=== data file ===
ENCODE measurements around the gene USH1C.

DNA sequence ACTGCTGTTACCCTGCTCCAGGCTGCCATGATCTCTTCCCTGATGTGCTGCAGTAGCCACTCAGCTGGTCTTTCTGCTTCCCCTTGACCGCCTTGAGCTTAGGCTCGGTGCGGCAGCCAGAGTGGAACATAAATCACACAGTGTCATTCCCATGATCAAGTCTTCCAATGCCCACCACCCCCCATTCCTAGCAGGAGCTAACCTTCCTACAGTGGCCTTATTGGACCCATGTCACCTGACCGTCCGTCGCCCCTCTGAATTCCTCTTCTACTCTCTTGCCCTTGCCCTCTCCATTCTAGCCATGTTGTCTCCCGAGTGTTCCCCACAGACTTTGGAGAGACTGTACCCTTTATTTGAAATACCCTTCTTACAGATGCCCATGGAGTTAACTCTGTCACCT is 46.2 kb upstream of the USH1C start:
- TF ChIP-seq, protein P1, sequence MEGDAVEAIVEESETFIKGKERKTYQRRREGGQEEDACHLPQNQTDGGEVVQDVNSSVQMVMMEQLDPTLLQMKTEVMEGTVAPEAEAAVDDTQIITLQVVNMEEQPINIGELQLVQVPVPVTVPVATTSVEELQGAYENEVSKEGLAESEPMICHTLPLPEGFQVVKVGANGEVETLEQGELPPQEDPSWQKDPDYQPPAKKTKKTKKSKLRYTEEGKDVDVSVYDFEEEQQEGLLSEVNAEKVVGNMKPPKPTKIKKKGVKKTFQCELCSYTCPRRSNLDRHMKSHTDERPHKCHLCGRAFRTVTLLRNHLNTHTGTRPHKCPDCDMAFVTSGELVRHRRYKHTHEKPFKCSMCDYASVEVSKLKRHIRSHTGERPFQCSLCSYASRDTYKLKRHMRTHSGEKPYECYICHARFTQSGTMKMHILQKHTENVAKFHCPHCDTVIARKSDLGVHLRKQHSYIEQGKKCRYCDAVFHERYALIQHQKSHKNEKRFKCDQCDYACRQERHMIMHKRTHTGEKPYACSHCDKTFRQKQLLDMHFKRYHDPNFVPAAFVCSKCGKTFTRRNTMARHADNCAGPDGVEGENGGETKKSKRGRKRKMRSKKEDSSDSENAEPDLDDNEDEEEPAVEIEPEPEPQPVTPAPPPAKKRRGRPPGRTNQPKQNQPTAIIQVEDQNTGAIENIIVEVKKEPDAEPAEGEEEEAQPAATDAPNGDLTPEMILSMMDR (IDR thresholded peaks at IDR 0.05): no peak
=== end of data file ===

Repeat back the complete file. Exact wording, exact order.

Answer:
ENCODE measurements around the gene USH1C.

DNA sequence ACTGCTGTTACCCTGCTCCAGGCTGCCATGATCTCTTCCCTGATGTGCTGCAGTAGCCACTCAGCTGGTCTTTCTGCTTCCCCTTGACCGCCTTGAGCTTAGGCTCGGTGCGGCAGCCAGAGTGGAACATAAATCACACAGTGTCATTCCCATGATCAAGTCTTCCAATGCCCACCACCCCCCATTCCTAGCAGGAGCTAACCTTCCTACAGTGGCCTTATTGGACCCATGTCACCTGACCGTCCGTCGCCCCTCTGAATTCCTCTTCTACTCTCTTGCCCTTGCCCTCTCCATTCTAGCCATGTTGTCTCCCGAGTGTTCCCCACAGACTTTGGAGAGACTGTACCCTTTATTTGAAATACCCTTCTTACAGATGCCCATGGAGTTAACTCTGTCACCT is 46.2 kb upstream of the USH1C start:
- TF ChIP-seq, protein P1, sequence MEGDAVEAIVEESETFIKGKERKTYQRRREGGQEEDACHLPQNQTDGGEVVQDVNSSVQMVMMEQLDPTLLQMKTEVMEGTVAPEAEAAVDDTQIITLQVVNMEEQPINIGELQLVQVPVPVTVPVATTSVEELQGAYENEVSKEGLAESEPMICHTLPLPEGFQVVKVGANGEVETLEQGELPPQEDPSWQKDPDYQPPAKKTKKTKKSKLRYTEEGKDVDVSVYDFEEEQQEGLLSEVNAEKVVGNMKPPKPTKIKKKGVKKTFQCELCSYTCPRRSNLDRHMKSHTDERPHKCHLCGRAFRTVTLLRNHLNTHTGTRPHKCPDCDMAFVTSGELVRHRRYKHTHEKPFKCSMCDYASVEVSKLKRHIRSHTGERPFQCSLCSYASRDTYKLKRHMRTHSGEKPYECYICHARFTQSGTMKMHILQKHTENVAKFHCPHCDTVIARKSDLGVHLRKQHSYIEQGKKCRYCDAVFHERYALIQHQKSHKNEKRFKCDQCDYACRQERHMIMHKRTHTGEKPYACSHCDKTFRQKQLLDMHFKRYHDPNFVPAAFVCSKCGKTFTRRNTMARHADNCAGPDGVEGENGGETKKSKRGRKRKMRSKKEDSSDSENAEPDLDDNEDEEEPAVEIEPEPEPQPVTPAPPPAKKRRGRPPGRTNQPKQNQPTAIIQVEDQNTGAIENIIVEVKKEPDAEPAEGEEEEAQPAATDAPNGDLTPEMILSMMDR (IDR thresholded peaks at IDR 0.05): no peak